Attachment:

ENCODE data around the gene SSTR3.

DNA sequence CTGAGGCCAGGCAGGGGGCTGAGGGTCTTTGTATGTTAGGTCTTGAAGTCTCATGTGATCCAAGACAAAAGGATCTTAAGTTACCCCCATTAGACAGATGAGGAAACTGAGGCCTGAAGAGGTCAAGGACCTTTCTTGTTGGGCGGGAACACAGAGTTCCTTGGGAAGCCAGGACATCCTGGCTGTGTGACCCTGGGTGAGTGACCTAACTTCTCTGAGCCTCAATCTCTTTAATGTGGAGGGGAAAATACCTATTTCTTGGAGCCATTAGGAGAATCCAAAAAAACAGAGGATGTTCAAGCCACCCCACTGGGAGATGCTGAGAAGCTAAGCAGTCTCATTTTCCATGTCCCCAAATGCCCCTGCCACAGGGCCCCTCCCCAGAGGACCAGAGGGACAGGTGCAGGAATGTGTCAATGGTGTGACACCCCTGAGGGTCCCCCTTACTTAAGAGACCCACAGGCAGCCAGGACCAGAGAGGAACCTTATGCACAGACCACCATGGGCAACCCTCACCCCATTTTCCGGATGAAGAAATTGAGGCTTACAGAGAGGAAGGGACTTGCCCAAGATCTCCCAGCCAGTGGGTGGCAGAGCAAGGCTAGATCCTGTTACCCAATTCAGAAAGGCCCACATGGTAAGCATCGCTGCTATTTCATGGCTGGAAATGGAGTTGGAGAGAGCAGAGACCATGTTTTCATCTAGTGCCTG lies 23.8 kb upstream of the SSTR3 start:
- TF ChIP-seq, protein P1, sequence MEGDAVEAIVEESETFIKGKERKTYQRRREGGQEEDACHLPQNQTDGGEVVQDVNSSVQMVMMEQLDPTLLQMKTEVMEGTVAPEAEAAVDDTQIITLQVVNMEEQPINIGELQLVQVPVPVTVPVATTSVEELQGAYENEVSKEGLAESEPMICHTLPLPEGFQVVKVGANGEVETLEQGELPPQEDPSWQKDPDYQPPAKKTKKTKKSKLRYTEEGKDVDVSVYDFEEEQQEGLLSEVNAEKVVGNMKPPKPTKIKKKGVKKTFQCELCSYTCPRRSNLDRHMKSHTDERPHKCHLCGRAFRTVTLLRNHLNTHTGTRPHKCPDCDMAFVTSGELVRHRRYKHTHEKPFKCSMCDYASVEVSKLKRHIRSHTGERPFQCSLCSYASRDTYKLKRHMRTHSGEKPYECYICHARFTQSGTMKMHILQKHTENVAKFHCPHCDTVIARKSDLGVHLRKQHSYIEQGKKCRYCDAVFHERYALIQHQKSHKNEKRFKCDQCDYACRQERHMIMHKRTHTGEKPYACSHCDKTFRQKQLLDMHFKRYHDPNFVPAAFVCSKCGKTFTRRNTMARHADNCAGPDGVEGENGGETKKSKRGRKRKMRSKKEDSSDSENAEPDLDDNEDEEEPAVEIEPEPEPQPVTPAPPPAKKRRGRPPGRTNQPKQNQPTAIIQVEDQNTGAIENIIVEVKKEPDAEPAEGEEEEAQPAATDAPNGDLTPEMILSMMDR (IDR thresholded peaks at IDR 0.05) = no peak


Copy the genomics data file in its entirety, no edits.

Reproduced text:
ENCODE data around the gene SSTR3.

DNA sequence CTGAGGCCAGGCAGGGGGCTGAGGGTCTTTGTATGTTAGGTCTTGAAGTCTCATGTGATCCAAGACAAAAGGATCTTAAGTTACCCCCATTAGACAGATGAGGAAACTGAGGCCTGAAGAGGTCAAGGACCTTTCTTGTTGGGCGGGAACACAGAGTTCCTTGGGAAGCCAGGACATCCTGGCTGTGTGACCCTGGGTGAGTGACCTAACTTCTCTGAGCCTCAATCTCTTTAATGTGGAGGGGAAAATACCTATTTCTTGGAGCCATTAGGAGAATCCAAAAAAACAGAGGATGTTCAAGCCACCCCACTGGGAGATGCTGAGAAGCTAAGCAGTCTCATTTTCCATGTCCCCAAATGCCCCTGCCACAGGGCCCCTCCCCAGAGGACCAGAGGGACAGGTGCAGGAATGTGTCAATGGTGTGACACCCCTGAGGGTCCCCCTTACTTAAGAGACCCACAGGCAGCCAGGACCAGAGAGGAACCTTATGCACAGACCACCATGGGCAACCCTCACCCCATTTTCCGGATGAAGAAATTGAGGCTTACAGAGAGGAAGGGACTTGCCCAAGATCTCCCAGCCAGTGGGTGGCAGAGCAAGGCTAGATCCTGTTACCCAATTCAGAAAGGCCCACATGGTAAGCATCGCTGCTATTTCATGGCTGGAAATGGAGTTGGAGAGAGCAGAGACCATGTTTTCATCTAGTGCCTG lies 23.8 kb upstream of the SSTR3 start:
- TF ChIP-seq, protein P1, sequence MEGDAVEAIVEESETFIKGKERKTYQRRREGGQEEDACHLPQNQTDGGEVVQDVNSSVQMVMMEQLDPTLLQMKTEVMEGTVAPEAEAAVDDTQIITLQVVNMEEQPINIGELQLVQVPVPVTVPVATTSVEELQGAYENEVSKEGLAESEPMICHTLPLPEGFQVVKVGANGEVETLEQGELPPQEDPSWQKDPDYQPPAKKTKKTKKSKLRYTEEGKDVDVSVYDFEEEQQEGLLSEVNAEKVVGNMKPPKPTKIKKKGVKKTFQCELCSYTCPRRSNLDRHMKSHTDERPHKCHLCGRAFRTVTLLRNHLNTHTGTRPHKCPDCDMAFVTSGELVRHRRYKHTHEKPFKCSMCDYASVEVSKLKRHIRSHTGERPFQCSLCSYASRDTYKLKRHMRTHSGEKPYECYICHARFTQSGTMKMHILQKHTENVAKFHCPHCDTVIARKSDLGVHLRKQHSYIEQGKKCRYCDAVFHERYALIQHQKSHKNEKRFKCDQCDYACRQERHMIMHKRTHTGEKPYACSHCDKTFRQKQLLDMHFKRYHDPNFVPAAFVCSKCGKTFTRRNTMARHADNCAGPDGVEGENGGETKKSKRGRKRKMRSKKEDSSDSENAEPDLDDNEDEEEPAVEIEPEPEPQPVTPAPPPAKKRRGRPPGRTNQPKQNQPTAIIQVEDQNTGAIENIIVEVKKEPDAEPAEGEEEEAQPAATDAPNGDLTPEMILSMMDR (IDR thresholded peaks at IDR 0.05) = no peak